It is important that one person does not shoulder all the responsibility for implementing the strategic plan. Not only would the burden be too heavy, having more people involved in implementation increases buy-in and support for the plan.
You may find that many of the steps fall naturally under someone else's responsibility already, and you simply need to communicate or clarify what is needed. Don't overlook members of the board and other volunteers who may be able to assume some responsibility. It might be useful to look up employee job descriptions to see who might logically take on particular tasks. Assigning responsibility might be a good collaborative activity. With other stakeholders, simply read out the actions, step by step, asking “Who will look after this one?” Others may be more willing to share the responsibility when they see how much seems to fall to one or two staff members. Consider the interests and skills set of staff and volunteers. Are there any natural fits that come to mind?
Determining appropriate timelines
At the beginning of the planning process, you identified an approximate timeframe the strategic plan would cover. Now is the time you can firm that up and decide which action items will take precedence. If it's a three-year plan, look at the strategic action items and identify what the agency will focus on in year one, year two and year three. At a later time you can go back and assign more specific target dates within each year for carrying out individual steps.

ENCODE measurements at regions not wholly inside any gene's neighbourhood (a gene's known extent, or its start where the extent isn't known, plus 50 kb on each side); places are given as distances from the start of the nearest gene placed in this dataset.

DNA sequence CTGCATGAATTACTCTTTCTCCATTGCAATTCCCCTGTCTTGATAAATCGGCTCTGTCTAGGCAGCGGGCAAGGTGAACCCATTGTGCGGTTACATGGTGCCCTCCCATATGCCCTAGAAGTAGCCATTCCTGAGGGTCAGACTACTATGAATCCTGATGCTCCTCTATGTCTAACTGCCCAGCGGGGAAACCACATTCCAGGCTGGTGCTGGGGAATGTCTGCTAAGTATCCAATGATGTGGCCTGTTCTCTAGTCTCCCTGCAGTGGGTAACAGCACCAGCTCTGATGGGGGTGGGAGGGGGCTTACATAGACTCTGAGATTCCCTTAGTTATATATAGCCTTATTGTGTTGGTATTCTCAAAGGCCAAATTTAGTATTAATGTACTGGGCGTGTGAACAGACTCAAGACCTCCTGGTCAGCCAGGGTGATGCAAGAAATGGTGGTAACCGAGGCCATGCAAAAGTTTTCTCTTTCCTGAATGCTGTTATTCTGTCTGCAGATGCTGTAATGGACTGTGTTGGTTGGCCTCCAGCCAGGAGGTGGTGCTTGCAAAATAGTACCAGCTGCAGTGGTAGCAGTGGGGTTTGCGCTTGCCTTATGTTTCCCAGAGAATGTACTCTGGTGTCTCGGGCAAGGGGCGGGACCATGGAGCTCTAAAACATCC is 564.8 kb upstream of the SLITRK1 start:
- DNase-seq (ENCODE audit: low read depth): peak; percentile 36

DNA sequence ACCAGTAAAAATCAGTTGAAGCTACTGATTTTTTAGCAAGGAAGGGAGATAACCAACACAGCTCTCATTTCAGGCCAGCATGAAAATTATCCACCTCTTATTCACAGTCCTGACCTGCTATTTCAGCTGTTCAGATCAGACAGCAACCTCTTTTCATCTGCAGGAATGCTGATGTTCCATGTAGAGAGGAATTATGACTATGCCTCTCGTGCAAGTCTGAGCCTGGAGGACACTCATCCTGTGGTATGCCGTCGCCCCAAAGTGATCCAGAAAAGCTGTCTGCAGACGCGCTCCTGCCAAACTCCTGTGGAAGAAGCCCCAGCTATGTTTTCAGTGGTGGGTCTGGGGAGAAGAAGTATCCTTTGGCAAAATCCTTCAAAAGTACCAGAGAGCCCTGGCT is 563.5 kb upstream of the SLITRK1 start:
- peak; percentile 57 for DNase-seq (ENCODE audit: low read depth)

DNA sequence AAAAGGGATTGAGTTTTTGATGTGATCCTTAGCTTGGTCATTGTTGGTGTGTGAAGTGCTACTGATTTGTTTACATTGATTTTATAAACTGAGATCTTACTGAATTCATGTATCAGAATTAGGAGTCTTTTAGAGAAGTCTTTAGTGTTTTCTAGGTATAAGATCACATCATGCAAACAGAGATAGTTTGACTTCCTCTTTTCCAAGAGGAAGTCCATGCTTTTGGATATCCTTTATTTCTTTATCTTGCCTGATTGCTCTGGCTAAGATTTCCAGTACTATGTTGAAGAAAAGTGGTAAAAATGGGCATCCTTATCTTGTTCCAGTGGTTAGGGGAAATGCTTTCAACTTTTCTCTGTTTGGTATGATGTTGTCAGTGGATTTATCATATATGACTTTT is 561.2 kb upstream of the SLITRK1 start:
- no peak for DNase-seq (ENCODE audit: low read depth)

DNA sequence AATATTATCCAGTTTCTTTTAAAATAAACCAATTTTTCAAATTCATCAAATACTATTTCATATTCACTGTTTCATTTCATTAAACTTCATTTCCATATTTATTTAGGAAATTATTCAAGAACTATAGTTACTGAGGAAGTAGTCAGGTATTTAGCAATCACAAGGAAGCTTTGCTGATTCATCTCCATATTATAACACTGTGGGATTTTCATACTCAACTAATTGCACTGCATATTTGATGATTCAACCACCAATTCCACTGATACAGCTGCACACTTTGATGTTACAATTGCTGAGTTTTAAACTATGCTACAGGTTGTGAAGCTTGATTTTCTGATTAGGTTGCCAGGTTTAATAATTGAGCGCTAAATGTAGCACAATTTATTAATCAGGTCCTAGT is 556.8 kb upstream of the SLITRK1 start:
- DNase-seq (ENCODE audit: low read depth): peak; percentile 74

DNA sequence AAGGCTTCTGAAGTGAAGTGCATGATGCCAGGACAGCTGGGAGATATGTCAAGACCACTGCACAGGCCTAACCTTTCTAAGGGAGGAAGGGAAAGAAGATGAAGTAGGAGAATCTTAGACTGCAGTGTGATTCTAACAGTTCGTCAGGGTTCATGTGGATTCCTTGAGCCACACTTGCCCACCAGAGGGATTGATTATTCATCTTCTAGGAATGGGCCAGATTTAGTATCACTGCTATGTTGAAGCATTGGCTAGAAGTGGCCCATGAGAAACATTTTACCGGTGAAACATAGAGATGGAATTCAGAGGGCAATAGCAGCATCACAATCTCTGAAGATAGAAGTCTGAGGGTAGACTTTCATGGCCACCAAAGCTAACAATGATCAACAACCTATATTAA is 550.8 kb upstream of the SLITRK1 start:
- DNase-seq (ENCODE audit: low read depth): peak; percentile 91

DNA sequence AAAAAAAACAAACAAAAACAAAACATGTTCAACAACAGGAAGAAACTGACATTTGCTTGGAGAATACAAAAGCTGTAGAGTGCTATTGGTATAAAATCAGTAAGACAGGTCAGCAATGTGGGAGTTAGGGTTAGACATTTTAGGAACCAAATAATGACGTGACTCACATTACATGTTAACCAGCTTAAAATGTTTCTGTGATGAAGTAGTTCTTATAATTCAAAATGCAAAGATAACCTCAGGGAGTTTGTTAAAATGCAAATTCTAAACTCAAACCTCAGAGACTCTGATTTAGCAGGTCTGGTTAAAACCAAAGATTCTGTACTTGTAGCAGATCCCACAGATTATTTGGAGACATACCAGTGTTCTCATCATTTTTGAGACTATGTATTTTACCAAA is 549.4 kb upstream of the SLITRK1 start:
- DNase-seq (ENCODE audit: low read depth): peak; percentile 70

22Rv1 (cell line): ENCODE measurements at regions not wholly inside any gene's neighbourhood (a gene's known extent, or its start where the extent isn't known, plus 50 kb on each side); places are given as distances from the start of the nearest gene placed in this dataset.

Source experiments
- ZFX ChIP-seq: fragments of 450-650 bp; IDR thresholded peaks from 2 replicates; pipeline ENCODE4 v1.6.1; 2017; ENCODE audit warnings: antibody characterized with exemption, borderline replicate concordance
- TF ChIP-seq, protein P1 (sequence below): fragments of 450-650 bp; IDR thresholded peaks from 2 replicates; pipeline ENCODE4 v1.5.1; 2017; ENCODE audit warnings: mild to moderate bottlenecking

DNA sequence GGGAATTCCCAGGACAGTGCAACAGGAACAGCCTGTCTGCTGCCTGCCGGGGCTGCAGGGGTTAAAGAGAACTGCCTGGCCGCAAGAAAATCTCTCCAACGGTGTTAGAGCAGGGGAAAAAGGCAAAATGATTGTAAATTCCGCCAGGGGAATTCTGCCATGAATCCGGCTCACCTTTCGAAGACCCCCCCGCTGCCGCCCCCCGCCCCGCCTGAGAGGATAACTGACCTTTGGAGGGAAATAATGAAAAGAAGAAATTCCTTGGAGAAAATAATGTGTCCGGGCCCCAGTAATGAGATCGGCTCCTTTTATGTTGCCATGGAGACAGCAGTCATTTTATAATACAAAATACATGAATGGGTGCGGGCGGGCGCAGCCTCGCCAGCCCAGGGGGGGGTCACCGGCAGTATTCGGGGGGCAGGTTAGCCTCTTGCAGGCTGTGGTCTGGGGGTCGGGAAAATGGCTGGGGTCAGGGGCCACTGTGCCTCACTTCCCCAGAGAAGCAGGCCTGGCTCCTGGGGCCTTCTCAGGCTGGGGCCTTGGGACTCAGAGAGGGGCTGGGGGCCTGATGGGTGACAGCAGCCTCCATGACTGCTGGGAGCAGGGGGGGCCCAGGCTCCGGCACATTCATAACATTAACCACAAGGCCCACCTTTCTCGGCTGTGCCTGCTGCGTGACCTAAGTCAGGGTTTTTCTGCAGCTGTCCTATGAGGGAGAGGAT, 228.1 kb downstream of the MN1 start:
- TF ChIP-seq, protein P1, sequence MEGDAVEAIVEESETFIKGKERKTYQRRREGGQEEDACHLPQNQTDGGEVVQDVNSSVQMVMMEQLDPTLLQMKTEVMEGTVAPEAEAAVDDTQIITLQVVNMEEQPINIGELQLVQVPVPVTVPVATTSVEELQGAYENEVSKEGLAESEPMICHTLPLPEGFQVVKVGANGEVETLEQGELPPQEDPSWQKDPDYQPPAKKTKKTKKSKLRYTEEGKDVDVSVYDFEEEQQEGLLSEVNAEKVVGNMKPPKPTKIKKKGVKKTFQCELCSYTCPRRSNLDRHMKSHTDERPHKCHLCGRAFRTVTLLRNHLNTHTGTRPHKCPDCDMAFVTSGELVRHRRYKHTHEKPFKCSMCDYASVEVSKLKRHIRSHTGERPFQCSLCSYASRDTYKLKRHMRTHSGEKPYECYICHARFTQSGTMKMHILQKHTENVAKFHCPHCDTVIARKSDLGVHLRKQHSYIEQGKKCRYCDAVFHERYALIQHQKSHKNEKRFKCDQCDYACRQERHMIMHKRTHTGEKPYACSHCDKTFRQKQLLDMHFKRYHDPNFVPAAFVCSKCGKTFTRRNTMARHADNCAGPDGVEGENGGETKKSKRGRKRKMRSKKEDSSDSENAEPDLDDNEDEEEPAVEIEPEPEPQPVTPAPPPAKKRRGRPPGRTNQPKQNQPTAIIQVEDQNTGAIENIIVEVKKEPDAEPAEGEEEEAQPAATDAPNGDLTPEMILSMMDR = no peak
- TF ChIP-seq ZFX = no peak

Drafting Your Final Strategic Plan
We have arrived at the final documentation task which, when completed, will provide your agency with a comprehensive strategic plan that can take the agency step by step to continued improvements of performance and new successful ventures.
A strategic plan pulls together all previous steps along with implementation decisions for a complete package of what actions you are taking and why, who is going to do them and when. Your strategic plan should be a document that provides details on the following:
- Strategic action items you will concentrate on over the next few years
- Steps you will take to achieve your goals
- Who is responsible for carrying out tasks
- Timelines for carrying out tasks
- A means of keeping track of actions taken
Creating your strategic plan
- Set up a chart with five columns. We've included an example below. Cut and paste the appropriate action items you decided to pursue in the decision- making phase into the first column. If you wish, add the stated goal in the same box.
- In the second column, identify the concrete steps you will take to address each action item and goal.
- Decide who will take responsibility for the various steps and enter their names in column three.
- Decide when each step can best be addressed and write the specific dates in the “when” column (column four).
- Keep column five (“monitoring”) blank for now but fill it out as your implement your plan. There is more about that in the next section!